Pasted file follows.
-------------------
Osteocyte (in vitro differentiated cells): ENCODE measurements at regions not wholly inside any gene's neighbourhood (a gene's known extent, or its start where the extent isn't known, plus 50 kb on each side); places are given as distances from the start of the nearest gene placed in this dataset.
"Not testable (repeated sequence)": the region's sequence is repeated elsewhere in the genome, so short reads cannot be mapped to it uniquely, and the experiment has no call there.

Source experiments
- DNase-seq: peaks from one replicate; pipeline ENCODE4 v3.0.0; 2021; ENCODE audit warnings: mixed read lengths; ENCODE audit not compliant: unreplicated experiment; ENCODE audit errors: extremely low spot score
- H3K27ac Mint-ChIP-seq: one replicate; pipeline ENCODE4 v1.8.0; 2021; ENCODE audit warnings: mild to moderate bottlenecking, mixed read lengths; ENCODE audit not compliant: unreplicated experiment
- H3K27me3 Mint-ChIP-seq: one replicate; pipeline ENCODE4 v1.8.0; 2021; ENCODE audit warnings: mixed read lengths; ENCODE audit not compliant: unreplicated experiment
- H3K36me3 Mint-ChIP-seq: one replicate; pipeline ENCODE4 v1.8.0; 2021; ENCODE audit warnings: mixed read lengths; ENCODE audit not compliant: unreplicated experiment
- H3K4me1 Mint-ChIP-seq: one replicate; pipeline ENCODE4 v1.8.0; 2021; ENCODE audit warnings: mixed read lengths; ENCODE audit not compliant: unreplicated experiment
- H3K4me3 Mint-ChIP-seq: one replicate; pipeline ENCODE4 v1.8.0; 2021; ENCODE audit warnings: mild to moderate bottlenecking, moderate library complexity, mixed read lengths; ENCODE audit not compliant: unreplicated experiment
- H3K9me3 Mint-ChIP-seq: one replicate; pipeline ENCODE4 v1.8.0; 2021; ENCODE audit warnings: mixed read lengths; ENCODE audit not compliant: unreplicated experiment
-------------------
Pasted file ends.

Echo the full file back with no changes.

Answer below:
Osteocyte (in vitro differentiated cells): ENCODE measurements at regions not wholly inside any gene's neighbourhood (a gene's known extent, or its start where the extent isn't known, plus 50 kb on each side); places are given as distances from the start of the nearest gene placed in this dataset.
"Not testable (repeated sequence)": the region's sequence is repeated elsewhere in the genome, so short reads cannot be mapped to it uniquely, and the experiment has no call there.

Source experiments
- DNase-seq: peaks from one replicate; pipeline ENCODE4 v3.0.0; 2021; ENCODE audit warnings: mixed read lengths; ENCODE audit not compliant: unreplicated experiment; ENCODE audit errors: extremely low spot score
- H3K27ac Mint-ChIP-seq: one replicate; pipeline ENCODE4 v1.8.0; 2021; ENCODE audit warnings: mild to moderate bottlenecking, mixed read lengths; ENCODE audit not compliant: unreplicated experiment
- H3K27me3 Mint-ChIP-seq: one replicate; pipeline ENCODE4 v1.8.0; 2021; ENCODE audit warnings: mixed read lengths; ENCODE audit not compliant: unreplicated experiment
- H3K36me3 Mint-ChIP-seq: one replicate; pipeline ENCODE4 v1.8.0; 2021; ENCODE audit warnings: mixed read lengths; ENCODE audit not compliant: unreplicated experiment
- H3K4me1 Mint-ChIP-seq: one replicate; pipeline ENCODE4 v1.8.0; 2021; ENCODE audit warnings: mixed read lengths; ENCODE audit not compliant: unreplicated experiment
- H3K4me3 Mint-ChIP-seq: one replicate; pipeline ENCODE4 v1.8.0; 2021; ENCODE audit warnings: mild to moderate bottlenecking, moderate library complexity, mixed read lengths; ENCODE audit not compliant: unreplicated experiment
- H3K9me3 Mint-ChIP-seq: one replicate; pipeline ENCODE4 v1.8.0; 2021; ENCODE audit warnings: mixed read lengths; ENCODE audit not compliant: unreplicated experiment